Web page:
Trade Treaty Denounced

Article excerpt

Some 600 advocacy groups from 67 nations yesterday held worldwide protests against a proposed treaty they fear could create multinational corporate monoliths that would answer only to themselves.

In Washington, about two dozen protesters carrying signs and chanting slogans dumped a box of handcuffs on the steps of the Capitol to protest the treaty.

"It would handcuff Uncle Sam," said Sierra Club President Michael McClosky. "This is the worst of all the bad trade deals."

Opponents from the left and right of the political spectrum are lining up against the treaty, known as the Multilateral Agreement on Investments, which they fear could undermine national sovereignty and give corporate interests precedence over environmental, labor and even constitutional issues.

The demonstrations took place in advance of a meeting set for next week in Paris at which negotiators will decide how to proceed with talks that already have dragged on a year longer than planned.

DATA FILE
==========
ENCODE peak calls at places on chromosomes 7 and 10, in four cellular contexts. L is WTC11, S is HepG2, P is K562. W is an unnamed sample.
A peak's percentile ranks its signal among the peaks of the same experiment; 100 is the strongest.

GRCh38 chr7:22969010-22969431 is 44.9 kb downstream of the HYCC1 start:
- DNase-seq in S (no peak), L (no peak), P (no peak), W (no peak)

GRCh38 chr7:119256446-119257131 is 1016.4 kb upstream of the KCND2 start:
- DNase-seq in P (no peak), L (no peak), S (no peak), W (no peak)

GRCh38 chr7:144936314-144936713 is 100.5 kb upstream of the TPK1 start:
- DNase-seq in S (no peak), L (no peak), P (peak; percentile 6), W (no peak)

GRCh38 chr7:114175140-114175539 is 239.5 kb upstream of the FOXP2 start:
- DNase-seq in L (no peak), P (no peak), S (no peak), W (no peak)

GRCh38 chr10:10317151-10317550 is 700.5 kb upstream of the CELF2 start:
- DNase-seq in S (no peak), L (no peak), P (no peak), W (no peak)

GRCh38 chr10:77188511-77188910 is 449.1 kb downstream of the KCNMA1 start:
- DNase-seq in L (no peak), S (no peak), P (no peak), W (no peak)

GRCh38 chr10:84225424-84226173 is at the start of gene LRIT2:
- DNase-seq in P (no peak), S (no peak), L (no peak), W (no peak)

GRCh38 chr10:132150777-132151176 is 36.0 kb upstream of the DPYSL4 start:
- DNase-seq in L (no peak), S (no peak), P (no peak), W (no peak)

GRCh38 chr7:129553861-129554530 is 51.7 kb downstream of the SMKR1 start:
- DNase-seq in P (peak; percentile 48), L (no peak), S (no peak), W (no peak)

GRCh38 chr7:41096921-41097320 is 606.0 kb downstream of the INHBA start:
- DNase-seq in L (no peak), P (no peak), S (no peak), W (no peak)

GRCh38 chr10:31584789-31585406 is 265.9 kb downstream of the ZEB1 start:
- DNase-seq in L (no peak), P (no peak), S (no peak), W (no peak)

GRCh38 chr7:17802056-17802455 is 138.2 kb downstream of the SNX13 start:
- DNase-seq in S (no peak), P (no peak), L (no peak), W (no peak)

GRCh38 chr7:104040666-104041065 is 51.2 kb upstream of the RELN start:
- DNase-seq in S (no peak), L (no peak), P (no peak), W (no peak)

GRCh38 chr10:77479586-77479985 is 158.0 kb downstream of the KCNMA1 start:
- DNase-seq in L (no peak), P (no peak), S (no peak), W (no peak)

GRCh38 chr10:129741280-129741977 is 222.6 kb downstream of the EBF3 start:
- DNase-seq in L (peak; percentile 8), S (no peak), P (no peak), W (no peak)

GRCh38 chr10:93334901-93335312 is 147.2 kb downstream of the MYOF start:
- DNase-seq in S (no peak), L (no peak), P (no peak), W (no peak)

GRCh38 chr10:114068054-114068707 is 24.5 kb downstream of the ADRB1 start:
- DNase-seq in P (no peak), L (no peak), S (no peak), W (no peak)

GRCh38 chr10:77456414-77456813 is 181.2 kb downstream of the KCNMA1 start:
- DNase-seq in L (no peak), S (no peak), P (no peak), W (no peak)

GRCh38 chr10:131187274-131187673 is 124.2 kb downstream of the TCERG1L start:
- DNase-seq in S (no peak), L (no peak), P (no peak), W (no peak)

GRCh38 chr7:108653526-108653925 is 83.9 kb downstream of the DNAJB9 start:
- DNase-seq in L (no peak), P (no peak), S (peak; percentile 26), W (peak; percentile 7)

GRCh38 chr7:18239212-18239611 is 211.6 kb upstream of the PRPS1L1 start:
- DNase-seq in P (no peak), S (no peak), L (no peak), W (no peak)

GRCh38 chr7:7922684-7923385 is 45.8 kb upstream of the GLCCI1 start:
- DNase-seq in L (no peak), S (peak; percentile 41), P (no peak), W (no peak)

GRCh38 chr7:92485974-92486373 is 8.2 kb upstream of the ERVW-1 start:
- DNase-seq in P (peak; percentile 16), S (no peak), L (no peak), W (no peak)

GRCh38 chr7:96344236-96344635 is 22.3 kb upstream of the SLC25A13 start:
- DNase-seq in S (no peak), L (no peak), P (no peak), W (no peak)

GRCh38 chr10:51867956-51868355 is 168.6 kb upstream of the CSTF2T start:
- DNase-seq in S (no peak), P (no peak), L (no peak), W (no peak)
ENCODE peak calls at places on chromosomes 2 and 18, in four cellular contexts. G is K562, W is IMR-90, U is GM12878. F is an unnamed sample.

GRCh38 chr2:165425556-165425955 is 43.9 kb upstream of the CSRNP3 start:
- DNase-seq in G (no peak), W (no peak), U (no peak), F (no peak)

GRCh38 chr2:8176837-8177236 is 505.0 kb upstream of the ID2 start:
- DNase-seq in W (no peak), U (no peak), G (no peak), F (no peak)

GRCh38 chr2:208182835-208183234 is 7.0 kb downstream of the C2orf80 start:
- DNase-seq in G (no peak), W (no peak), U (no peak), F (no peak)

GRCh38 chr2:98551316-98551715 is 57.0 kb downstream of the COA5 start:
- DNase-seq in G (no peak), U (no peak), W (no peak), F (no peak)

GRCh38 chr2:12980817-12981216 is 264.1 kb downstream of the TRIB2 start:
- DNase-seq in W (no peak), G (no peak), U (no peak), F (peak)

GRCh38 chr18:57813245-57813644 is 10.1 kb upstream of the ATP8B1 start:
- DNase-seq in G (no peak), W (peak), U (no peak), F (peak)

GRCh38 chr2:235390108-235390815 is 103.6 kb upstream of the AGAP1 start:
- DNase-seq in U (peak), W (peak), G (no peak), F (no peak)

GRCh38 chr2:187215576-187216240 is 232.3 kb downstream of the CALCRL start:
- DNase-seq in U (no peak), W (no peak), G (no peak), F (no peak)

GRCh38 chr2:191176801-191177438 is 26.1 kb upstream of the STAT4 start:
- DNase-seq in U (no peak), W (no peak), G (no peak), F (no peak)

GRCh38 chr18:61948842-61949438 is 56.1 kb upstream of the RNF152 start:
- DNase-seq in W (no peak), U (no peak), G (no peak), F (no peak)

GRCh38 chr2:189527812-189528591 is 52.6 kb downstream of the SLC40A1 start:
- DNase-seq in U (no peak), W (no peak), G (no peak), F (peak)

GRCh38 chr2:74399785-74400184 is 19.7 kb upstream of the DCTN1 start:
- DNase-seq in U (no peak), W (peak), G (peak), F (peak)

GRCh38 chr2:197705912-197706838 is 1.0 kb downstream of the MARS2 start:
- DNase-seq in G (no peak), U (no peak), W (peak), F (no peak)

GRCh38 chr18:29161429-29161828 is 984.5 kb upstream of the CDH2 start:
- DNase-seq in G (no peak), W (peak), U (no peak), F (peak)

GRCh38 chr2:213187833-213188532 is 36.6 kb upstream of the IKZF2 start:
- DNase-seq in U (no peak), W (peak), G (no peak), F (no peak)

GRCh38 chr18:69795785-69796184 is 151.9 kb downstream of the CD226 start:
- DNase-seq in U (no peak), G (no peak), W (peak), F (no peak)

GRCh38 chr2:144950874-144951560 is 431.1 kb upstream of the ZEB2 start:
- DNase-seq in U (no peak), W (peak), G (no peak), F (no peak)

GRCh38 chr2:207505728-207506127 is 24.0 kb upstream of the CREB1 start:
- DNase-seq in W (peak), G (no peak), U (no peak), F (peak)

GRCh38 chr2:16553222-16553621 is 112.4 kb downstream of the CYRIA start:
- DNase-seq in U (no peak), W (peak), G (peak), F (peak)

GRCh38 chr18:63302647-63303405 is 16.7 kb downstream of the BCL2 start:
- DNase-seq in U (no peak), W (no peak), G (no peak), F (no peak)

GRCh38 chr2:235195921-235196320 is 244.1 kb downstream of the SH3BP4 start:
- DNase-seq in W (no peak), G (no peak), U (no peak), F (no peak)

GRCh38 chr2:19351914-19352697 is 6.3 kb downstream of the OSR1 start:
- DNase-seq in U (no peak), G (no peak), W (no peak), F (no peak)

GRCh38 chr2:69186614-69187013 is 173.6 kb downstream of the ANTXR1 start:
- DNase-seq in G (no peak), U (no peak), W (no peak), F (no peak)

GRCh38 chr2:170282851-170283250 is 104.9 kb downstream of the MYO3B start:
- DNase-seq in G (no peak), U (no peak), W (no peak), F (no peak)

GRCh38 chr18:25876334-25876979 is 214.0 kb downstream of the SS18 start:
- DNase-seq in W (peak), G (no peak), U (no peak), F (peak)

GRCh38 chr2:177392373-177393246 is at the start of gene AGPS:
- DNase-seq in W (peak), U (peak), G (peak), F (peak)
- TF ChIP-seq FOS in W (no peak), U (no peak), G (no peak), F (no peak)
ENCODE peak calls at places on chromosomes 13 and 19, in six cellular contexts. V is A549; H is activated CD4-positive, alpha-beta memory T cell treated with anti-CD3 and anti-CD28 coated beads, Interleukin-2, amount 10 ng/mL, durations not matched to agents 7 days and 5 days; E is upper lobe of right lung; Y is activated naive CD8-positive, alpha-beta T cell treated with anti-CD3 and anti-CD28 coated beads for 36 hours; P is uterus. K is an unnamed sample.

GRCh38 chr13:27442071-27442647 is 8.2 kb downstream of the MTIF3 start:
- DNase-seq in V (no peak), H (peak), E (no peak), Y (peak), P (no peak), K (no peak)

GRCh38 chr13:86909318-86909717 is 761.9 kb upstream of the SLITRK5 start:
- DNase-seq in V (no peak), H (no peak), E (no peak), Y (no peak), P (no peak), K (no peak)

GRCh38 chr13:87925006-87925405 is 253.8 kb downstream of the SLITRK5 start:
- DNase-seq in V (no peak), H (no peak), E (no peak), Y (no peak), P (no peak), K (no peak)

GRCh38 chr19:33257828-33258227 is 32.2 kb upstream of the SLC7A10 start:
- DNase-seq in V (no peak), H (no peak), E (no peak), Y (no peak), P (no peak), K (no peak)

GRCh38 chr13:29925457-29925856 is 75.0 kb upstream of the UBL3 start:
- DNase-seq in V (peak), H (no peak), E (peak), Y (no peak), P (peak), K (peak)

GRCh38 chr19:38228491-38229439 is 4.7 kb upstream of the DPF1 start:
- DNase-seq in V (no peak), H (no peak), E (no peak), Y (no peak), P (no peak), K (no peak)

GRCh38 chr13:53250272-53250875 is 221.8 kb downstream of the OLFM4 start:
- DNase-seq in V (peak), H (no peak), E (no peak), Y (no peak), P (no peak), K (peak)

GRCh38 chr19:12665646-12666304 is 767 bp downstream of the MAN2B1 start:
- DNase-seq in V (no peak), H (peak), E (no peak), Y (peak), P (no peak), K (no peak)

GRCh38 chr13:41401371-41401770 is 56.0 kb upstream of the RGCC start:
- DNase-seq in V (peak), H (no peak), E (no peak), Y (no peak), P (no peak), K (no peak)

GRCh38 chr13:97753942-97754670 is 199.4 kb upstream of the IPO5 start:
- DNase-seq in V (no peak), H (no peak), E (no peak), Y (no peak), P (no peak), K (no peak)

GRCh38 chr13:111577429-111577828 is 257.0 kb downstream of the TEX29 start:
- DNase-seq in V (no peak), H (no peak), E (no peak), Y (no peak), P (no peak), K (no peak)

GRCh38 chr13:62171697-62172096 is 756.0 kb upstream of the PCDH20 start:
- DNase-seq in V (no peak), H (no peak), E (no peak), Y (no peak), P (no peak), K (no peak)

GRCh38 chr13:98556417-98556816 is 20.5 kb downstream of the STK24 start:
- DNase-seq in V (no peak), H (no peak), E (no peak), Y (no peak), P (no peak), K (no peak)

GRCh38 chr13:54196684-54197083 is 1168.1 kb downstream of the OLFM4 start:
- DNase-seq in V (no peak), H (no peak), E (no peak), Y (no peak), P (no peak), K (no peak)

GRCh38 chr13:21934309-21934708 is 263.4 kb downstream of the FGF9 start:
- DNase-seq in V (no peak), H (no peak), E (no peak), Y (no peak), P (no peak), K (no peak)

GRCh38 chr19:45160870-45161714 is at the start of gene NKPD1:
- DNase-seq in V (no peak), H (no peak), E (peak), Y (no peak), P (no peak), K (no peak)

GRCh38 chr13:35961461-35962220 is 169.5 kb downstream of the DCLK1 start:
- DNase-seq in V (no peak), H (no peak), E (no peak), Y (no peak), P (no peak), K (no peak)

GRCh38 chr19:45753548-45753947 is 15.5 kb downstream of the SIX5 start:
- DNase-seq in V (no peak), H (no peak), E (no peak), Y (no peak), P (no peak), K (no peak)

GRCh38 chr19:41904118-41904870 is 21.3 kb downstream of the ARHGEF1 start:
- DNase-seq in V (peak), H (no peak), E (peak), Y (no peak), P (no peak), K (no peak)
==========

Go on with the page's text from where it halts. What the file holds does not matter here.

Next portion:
Demonstrators carried signs that read "MAI - License to Loot" and "MAI = NAFTA on Steroids," referring to a 1994 trade pact between the United States, Mexico and Canada that has been unpopular with labor, environmental and consumer groups.

Rep. Peter A. DeFazio, Oregon Democrat, joined the group, calling the MAI "a stealth attack on a diverse group of things people hold dear."

Top-level U.S. negotiators will travel to Paris this weekend, where they'll meet with other members of the Organization for Economic Cooperation and Development, a group of wealthy nations. The organization will decide whether it can meet an April deadline for closing talks on the treaty.

"Our thinking in the United States is that, for a number of reasons, it's going to be difficult to do that," said a U.S. official involved in the talks.

The world's richest nations have been negotiating the MAI for about three years. The talks are part of an unprecedented undertaking that seeks to establish a set of international rules governing nearly every kind of business transaction, from buying land to sweeping chimneys.

The MAI, among other things, would require nations to abandon preferences for domestic companies and would set up a panel to rule on complaints by corporations of unfair government treatment.

The pact is of particular interest to American companies, which have about $3 trillion in overseas investments, more than any other country. Foreign governments often make it extremely difficult or impossible for nondomestic companies to do business. …